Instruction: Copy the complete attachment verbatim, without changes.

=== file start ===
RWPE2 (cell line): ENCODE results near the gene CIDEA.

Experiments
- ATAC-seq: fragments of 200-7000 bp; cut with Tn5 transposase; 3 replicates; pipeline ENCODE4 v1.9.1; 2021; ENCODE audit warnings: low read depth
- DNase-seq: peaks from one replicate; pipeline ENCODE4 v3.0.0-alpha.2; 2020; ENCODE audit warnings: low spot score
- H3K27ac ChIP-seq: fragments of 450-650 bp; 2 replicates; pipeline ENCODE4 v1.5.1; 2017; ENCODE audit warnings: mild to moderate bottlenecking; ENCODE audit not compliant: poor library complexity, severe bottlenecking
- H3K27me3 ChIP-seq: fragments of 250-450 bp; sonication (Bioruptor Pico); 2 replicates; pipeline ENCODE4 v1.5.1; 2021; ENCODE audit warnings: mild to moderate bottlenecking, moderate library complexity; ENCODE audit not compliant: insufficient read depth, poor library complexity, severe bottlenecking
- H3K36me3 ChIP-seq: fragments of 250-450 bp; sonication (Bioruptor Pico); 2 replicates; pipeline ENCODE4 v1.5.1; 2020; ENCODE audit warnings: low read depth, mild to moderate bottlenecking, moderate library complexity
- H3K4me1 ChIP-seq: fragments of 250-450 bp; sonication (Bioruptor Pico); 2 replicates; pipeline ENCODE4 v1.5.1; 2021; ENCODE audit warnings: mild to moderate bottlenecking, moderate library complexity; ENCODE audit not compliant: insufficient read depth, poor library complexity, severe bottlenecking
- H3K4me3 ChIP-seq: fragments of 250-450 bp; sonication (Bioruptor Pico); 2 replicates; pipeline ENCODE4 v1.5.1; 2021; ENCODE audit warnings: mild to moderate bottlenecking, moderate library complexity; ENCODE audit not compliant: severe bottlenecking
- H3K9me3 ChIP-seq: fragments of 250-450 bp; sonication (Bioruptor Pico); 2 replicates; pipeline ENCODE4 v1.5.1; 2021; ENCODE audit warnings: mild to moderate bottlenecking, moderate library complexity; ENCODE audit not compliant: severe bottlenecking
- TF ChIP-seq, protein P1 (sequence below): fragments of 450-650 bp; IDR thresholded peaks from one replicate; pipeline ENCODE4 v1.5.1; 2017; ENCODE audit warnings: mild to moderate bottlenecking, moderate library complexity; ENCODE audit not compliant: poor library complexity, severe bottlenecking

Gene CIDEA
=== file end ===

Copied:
RWPE2 (cell line): ENCODE results near the gene CIDEA.

Experiments
- ATAC-seq: fragments of 200-7000 bp; cut with Tn5 transposase; 3 replicates; pipeline ENCODE4 v1.9.1; 2021; ENCODE audit warnings: low read depth
- DNase-seq: peaks from one replicate; pipeline ENCODE4 v3.0.0-alpha.2; 2020; ENCODE audit warnings: low spot score
- H3K27ac ChIP-seq: fragments of 450-650 bp; 2 replicates; pipeline ENCODE4 v1.5.1; 2017; ENCODE audit warnings: mild to moderate bottlenecking; ENCODE audit not compliant: poor library complexity, severe bottlenecking
- H3K27me3 ChIP-seq: fragments of 250-450 bp; sonication (Bioruptor Pico); 2 replicates; pipeline ENCODE4 v1.5.1; 2021; ENCODE audit warnings: mild to moderate bottlenecking, moderate library complexity; ENCODE audit not compliant: insufficient read depth, poor library complexity, severe bottlenecking
- H3K36me3 ChIP-seq: fragments of 250-450 bp; sonication (Bioruptor Pico); 2 replicates; pipeline ENCODE4 v1.5.1; 2020; ENCODE audit warnings: low read depth, mild to moderate bottlenecking, moderate library complexity
- H3K4me1 ChIP-seq: fragments of 250-450 bp; sonication (Bioruptor Pico); 2 replicates; pipeline ENCODE4 v1.5.1; 2021; ENCODE audit warnings: mild to moderate bottlenecking, moderate library complexity; ENCODE audit not compliant: insufficient read depth, poor library complexity, severe bottlenecking
- H3K4me3 ChIP-seq: fragments of 250-450 bp; sonication (Bioruptor Pico); 2 replicates; pipeline ENCODE4 v1.5.1; 2021; ENCODE audit warnings: mild to moderate bottlenecking, moderate library complexity; ENCODE audit not compliant: severe bottlenecking
- H3K9me3 ChIP-seq: fragments of 250-450 bp; sonication (Bioruptor Pico); 2 replicates; pipeline ENCODE4 v1.5.1; 2021; ENCODE audit warnings: mild to moderate bottlenecking, moderate library complexity; ENCODE audit not compliant: severe bottlenecking
- TF ChIP-seq, protein P1 (sequence below): fragments of 450-650 bp; IDR thresholded peaks from one replicate; pipeline ENCODE4 v1.5.1; 2017; ENCODE audit warnings: mild to moderate bottlenecking, moderate library complexity; ENCODE audit not compliant: poor library complexity, severe bottlenecking

Gene CIDEA